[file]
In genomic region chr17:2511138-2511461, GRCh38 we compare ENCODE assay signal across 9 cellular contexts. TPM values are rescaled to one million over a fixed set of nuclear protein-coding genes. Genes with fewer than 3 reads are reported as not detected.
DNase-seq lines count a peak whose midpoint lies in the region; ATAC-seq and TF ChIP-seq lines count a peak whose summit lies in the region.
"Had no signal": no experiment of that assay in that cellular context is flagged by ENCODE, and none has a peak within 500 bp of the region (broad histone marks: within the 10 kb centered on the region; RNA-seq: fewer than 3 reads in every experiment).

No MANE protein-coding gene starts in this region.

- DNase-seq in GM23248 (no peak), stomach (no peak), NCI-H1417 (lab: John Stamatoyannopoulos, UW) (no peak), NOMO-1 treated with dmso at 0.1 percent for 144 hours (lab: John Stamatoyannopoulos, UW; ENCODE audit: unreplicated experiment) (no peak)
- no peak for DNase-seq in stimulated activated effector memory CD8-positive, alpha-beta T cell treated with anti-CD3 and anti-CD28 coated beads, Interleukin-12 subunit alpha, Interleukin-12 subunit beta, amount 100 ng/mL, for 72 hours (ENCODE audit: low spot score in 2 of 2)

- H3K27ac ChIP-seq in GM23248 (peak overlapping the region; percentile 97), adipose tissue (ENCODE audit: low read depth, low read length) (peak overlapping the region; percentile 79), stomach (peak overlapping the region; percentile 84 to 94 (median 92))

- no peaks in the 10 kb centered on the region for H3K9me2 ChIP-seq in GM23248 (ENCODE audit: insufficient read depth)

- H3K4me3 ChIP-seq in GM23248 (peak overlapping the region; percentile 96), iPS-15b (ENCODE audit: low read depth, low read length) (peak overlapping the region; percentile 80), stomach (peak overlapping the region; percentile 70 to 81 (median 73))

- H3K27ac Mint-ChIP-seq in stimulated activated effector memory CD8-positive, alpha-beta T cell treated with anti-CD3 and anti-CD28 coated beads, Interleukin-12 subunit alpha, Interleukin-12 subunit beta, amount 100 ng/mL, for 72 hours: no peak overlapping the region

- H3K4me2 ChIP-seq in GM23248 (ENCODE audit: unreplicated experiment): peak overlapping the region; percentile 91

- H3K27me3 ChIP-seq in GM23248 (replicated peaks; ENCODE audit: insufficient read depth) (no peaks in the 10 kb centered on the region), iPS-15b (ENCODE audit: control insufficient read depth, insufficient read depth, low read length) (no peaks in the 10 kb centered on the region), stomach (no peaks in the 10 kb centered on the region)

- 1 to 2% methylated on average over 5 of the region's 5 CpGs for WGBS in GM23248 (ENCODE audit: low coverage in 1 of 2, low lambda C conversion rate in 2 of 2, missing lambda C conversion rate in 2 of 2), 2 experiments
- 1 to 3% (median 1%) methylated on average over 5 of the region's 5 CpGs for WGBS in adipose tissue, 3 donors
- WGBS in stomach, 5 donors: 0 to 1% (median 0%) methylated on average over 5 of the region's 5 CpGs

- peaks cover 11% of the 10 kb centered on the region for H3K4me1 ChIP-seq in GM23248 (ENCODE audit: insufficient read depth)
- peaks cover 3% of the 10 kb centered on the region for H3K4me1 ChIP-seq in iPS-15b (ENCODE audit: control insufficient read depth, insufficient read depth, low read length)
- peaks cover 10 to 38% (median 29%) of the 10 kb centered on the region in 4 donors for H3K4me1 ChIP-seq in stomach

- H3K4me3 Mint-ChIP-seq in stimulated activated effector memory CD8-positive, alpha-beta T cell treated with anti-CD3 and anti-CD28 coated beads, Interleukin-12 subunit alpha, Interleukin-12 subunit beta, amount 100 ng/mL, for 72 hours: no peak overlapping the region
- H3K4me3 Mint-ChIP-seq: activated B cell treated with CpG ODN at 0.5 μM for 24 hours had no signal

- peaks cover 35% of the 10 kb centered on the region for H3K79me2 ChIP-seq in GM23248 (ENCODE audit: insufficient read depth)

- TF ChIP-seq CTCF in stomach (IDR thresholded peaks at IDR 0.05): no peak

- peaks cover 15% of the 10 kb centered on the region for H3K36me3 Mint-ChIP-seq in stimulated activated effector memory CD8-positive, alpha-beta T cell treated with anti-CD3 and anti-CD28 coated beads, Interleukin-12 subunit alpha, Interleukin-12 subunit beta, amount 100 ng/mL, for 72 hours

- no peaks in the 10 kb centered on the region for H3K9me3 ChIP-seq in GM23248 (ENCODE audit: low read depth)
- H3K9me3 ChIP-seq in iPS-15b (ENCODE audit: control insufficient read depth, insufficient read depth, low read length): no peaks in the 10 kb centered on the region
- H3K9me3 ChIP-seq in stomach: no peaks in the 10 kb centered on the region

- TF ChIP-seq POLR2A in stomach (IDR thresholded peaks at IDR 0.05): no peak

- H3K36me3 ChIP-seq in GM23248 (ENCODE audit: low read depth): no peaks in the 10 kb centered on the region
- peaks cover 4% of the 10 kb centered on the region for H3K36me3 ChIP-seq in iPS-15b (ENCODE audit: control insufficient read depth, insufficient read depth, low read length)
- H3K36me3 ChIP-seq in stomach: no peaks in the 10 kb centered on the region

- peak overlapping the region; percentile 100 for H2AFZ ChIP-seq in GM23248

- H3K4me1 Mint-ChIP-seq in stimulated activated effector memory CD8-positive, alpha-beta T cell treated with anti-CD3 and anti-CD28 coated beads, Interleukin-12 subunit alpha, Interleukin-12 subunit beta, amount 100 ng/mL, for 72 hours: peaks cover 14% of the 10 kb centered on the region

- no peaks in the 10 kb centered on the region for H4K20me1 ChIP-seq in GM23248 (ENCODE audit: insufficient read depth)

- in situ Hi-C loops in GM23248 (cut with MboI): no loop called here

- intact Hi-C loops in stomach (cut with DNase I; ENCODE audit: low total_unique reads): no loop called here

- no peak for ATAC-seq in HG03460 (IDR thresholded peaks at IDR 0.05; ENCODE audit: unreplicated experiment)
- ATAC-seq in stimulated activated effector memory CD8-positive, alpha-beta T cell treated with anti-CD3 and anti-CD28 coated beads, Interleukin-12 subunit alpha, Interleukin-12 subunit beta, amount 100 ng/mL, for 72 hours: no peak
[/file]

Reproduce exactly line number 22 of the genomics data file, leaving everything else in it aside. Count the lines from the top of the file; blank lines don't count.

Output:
- TF ChIP-seq CTCF in stomach (IDR thresholded peaks at IDR 0.05): no peak